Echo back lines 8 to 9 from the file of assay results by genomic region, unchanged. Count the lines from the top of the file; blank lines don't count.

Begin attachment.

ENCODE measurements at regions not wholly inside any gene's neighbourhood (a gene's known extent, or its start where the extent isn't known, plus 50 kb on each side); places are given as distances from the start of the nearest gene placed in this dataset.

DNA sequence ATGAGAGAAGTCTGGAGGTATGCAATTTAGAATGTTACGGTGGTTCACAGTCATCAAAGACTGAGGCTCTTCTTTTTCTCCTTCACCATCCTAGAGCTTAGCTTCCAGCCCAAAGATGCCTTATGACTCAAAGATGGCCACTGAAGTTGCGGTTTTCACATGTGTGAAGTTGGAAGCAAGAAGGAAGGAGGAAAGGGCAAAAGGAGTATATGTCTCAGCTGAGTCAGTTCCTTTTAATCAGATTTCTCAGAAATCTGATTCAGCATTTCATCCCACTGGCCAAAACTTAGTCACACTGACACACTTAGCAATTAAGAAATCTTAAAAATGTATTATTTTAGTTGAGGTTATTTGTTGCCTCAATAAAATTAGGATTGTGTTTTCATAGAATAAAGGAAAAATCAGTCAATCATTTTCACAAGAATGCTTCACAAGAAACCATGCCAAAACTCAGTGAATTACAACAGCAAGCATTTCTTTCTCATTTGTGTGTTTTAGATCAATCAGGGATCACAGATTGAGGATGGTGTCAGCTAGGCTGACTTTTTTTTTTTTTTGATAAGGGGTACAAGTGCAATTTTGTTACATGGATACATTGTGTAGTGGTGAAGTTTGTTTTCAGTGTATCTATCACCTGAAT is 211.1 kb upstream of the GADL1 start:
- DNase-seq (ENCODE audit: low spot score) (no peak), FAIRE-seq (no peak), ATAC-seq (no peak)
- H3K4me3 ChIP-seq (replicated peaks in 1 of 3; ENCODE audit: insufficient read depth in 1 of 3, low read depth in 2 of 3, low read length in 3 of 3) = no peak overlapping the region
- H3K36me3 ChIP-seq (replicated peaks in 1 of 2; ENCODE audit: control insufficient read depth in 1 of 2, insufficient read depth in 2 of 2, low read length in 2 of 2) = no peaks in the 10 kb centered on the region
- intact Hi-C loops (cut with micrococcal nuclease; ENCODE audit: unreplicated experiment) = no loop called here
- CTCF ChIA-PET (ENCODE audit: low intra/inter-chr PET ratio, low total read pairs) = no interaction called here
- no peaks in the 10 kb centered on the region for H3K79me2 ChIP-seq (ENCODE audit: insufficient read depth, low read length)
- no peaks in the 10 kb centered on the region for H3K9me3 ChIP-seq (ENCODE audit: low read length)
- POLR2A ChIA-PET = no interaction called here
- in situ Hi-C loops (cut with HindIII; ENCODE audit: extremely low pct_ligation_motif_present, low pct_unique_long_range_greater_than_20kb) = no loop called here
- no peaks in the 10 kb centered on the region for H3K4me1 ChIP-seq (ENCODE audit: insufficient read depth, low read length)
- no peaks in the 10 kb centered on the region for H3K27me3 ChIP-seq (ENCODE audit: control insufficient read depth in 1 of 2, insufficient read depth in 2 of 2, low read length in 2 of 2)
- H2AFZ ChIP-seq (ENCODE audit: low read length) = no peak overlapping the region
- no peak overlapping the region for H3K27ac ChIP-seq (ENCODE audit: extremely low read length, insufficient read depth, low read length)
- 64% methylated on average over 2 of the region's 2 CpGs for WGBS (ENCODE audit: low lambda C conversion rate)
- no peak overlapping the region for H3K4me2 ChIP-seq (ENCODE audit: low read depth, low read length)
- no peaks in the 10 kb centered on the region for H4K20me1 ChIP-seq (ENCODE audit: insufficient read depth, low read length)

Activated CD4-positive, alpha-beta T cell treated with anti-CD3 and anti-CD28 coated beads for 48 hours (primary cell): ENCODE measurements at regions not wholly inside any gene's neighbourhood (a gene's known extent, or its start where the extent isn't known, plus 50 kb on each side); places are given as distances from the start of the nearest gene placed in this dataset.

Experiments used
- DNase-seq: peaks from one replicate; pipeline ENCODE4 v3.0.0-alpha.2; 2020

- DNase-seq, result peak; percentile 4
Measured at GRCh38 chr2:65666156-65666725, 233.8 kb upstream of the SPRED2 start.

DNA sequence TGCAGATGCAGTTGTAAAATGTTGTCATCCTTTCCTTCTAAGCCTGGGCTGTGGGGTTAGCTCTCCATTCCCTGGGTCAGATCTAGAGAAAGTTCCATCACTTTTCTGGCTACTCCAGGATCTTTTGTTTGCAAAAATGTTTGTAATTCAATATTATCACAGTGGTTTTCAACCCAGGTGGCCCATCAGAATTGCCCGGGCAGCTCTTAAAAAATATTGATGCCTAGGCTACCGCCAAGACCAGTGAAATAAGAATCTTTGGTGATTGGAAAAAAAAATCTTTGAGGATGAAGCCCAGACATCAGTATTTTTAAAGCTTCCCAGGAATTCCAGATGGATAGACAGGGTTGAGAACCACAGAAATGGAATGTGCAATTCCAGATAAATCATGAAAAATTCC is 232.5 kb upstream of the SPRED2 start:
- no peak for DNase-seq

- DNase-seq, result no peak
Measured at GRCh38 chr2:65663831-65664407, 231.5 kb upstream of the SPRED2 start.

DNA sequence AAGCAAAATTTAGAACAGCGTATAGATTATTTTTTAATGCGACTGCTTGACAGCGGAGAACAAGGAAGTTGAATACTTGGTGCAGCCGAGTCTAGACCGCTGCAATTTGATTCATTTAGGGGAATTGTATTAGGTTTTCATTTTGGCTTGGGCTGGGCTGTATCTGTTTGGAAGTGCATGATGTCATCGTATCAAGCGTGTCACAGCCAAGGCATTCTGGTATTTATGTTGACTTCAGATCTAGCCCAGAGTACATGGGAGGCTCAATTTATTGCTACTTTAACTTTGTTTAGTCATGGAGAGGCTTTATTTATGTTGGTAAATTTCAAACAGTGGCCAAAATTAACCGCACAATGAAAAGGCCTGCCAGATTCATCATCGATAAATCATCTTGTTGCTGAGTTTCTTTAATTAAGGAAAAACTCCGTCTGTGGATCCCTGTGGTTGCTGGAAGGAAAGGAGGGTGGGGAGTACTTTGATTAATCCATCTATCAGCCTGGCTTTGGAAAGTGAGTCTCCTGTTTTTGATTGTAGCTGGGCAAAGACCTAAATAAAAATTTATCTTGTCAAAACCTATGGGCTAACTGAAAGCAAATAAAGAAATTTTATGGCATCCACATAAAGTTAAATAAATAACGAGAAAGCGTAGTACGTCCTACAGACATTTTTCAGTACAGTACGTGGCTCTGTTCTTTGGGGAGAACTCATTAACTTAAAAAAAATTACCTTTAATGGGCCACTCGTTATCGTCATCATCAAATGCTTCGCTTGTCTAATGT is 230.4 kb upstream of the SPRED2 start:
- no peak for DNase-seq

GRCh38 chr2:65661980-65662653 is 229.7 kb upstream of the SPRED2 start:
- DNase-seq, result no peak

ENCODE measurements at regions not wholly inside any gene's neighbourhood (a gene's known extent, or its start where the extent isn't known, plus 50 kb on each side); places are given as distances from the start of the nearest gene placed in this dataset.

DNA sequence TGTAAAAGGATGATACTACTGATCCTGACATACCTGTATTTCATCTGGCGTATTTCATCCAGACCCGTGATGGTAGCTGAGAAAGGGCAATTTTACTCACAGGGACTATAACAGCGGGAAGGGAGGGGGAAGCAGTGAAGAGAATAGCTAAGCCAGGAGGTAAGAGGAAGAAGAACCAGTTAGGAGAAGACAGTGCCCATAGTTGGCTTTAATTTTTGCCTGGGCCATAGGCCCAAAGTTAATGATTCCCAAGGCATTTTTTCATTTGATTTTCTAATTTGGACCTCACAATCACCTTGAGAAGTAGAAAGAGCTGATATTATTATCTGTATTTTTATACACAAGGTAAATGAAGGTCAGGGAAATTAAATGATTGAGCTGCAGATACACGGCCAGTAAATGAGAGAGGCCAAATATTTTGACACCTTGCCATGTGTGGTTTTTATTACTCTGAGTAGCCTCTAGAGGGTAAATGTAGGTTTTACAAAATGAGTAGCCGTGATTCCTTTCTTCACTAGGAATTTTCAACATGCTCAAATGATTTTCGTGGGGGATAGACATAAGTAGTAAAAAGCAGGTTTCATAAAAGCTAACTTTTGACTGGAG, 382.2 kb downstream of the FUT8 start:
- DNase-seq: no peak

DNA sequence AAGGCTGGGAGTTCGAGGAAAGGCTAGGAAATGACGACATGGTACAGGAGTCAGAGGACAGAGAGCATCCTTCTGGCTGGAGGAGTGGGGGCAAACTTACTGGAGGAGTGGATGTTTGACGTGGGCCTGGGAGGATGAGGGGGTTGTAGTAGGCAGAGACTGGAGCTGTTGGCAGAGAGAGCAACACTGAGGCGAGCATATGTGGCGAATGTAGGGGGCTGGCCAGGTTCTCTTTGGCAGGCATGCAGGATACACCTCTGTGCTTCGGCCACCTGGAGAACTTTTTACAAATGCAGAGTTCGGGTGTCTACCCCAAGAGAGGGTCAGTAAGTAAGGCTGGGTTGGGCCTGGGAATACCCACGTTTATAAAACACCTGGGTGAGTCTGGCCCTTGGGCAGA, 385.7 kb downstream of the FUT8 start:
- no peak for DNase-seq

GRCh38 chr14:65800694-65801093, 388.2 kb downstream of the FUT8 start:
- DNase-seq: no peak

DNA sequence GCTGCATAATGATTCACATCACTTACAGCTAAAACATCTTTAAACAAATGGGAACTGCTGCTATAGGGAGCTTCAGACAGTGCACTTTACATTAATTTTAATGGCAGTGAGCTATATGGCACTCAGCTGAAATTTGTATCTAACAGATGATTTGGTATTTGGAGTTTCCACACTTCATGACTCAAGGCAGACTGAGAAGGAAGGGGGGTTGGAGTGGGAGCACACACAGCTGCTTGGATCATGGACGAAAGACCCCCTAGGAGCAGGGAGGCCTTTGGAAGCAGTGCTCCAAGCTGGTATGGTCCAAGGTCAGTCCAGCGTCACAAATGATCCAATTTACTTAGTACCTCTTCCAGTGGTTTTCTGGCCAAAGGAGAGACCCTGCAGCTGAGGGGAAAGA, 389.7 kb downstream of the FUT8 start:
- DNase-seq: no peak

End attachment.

- no peaks in the 10 kb centered on the region for H3K79me2 ChIP-seq (ENCODE audit: insufficient read depth, low read length)
- no peaks in the 10 kb centered on the region for H3K9me3 ChIP-seq (ENCODE audit: low read length)